Maybe it's just me :-), but I'd not hesitate to loosen all the spokes and rebuild the wheels and even overhaul the hubs while we're at it. If you have the tools at home and feel confident (and of course, if you have the -time-), I know I'd probably just do it. But that's me. I have a truing stand and dishing tool and a little box with spoke wrenches and nipple driver and some tubes of lube and spoke prep in the living room in front of the TV! Dohhht! I tend to work fast, and play a game where I see how fast I can tighten spokes and round/true/dish a wheel but ONLY during commercial breaks. Takes sometimes an hour to do that, but it's a poor man's way of multi-tasking.
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    Quote Originally Posted by gyozadude View Post
    Mikehattan: Maybe it's just me :-), but I'd not hesitate to loosen all the spokes and rebuild the wheels and even overhaul the hubs while we're at it.
    I may be going down the rebuild path anyway this winter. I'm planning to convert this bike to a single speed at some point and may likely replace the hub. I'll need to redish at a minimum to get the chainline right.

    gyozadude: I used to work on my bike in front of the TV when I was single. Not sure the wife would be too keen to the idea now! Can't f-up the carpet more than my kids already have.

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    Unless I had nothing better to do with my time, or had to replace more than a few spokes I wouldn't completely retension a used wheel. Just snug up the loose spokes and tweak the trueing at the same time. Particularly on a used wheel you may not be able to acheive equal tension and end up with a perfectly round wheel. Shoot for a happy medium.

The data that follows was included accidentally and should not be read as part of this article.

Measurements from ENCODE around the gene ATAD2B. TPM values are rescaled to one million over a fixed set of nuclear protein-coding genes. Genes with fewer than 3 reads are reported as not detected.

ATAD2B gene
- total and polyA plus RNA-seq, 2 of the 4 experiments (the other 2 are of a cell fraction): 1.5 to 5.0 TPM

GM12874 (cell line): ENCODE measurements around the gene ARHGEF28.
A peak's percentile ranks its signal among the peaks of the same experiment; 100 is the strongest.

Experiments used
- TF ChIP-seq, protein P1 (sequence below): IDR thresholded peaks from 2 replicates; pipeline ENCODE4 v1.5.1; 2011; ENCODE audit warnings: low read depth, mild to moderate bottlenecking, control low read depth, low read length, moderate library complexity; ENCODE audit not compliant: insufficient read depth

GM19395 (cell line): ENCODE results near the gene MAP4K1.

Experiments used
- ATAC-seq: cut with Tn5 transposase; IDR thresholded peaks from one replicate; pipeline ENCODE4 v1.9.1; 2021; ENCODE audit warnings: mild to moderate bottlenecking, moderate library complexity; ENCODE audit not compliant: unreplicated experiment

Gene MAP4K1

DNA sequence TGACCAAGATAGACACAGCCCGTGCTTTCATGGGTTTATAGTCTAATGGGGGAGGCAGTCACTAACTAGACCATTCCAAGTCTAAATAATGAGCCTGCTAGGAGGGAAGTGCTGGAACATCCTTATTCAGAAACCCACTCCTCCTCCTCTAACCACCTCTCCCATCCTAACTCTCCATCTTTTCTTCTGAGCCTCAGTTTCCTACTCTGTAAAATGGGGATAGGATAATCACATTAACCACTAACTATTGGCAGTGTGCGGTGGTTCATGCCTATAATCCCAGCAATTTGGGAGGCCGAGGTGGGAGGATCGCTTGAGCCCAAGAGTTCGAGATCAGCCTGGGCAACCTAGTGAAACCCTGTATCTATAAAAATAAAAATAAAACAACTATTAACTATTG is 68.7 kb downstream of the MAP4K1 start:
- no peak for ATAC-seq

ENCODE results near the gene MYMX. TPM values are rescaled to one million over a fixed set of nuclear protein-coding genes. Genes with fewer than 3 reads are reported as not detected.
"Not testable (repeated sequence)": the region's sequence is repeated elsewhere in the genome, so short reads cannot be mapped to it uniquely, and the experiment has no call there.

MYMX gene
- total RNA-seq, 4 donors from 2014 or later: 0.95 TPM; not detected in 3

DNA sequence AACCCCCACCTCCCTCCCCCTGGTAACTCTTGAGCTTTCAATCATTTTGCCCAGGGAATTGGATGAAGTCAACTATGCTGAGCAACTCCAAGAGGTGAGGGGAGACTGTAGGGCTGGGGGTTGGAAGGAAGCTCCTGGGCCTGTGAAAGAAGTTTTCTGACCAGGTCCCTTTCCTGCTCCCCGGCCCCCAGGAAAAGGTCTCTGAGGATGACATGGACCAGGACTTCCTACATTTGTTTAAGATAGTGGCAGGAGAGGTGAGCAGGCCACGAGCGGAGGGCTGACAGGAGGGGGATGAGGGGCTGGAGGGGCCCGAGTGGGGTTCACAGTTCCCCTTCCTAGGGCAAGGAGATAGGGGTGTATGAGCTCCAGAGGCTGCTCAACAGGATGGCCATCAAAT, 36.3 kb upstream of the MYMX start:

I'll need to redish at a minimum to get the chainline right.
    Dishing has nothing to do with chainline. Proper dish centers the wheel between the stays. Chainline is controlled by placement of the front and rear chainrings, which is determined by BB spindle length, adjustment of BB in BB shell (for some types- like Phil Wood), crank choice, placement of chain ring on the crank, or spacing of rear gear usings shims/spacers, etc.

    It should have read- center rim/tire between the stays. A "wheel" includes the hub as well.
    Last edited by reddog3; 10-13-11 at 09:27 AM. Reason: clarafication

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    Quote Originally Posted by mikehattan View Post
    I'll need to redish at a minimum to get the chainline right.
    ...after I change out the 6sp freewheel for a single speed freewheel and re-space my rear axle.

  14. #14
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    choosing to revive from search results instead of new thread
    hope its the right call

    given a used wheel
    which is still in true
    but who's spokes have 'stretched' so all are uniformly low tension

    does retension and stress relieve reset metal fatigue's memory?
    or will broken spokes be in the future regardless?

  15. #15
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    Quote Originally Posted by xenologer View Post
    given a used wheel which is still in true but who's spokes have 'stretched' so all are uniformly low tension does retension and stress relieve reset metal fatigue's memory?
    or will broken spokes be in the future regardless?